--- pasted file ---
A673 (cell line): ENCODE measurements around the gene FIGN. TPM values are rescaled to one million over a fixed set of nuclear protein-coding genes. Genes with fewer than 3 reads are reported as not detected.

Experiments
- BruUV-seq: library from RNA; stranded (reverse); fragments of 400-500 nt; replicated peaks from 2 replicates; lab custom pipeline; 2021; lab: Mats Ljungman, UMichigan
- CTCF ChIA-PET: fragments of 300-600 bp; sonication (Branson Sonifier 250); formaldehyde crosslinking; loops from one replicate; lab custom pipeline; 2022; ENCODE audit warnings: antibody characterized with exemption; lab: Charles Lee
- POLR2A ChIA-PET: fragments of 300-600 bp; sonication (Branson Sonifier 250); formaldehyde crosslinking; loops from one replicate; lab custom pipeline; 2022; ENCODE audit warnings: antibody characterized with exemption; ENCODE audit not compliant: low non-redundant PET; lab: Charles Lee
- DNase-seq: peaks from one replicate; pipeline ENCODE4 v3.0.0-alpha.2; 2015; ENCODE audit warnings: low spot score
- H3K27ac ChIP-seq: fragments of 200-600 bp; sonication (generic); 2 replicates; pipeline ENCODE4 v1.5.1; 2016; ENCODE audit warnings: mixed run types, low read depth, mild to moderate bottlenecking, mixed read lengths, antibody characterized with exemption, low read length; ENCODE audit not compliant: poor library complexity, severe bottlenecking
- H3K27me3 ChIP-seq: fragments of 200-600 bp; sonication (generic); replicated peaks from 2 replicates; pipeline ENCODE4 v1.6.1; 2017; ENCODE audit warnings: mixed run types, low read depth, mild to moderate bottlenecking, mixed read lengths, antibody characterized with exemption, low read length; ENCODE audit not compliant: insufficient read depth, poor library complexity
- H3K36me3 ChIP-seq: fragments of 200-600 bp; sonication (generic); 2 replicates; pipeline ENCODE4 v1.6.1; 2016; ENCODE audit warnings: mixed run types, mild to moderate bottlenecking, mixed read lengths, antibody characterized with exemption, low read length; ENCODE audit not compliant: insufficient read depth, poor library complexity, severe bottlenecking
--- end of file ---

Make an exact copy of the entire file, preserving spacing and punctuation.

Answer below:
A673 (cell line): ENCODE measurements around the gene FIGN. TPM values are rescaled to one million over a fixed set of nuclear protein-coding genes. Genes with fewer than 3 reads are reported as not detected.

Experiments
- BruUV-seq: library from RNA; stranded (reverse); fragments of 400-500 nt; replicated peaks from 2 replicates; lab custom pipeline; 2021; lab: Mats Ljungman, UMichigan
- CTCF ChIA-PET: fragments of 300-600 bp; sonication (Branson Sonifier 250); formaldehyde crosslinking; loops from one replicate; lab custom pipeline; 2022; ENCODE audit warnings: antibody characterized with exemption; lab: Charles Lee
- POLR2A ChIA-PET: fragments of 300-600 bp; sonication (Branson Sonifier 250); formaldehyde crosslinking; loops from one replicate; lab custom pipeline; 2022; ENCODE audit warnings: antibody characterized with exemption; ENCODE audit not compliant: low non-redundant PET; lab: Charles Lee
- DNase-seq: peaks from one replicate; pipeline ENCODE4 v3.0.0-alpha.2; 2015; ENCODE audit warnings: low spot score
- H3K27ac ChIP-seq: fragments of 200-600 bp; sonication (generic); 2 replicates; pipeline ENCODE4 v1.5.1; 2016; ENCODE audit warnings: mixed run types, low read depth, mild to moderate bottlenecking, mixed read lengths, antibody characterized with exemption, low read length; ENCODE audit not compliant: poor library complexity, severe bottlenecking
- H3K27me3 ChIP-seq: fragments of 200-600 bp; sonication (generic); replicated peaks from 2 replicates; pipeline ENCODE4 v1.6.1; 2017; ENCODE audit warnings: mixed run types, low read depth, mild to moderate bottlenecking, mixed read lengths, antibody characterized with exemption, low read length; ENCODE audit not compliant: insufficient read depth, poor library complexity
- H3K36me3 ChIP-seq: fragments of 200-600 bp; sonication (generic); 2 replicates; pipeline ENCODE4 v1.6.1; 2016; ENCODE audit warnings: mixed run types, mild to moderate bottlenecking, mixed read lengths, antibody characterized with exemption, low read length; ENCODE audit not compliant: insufficient read depth, poor library complexity, severe bottlenecking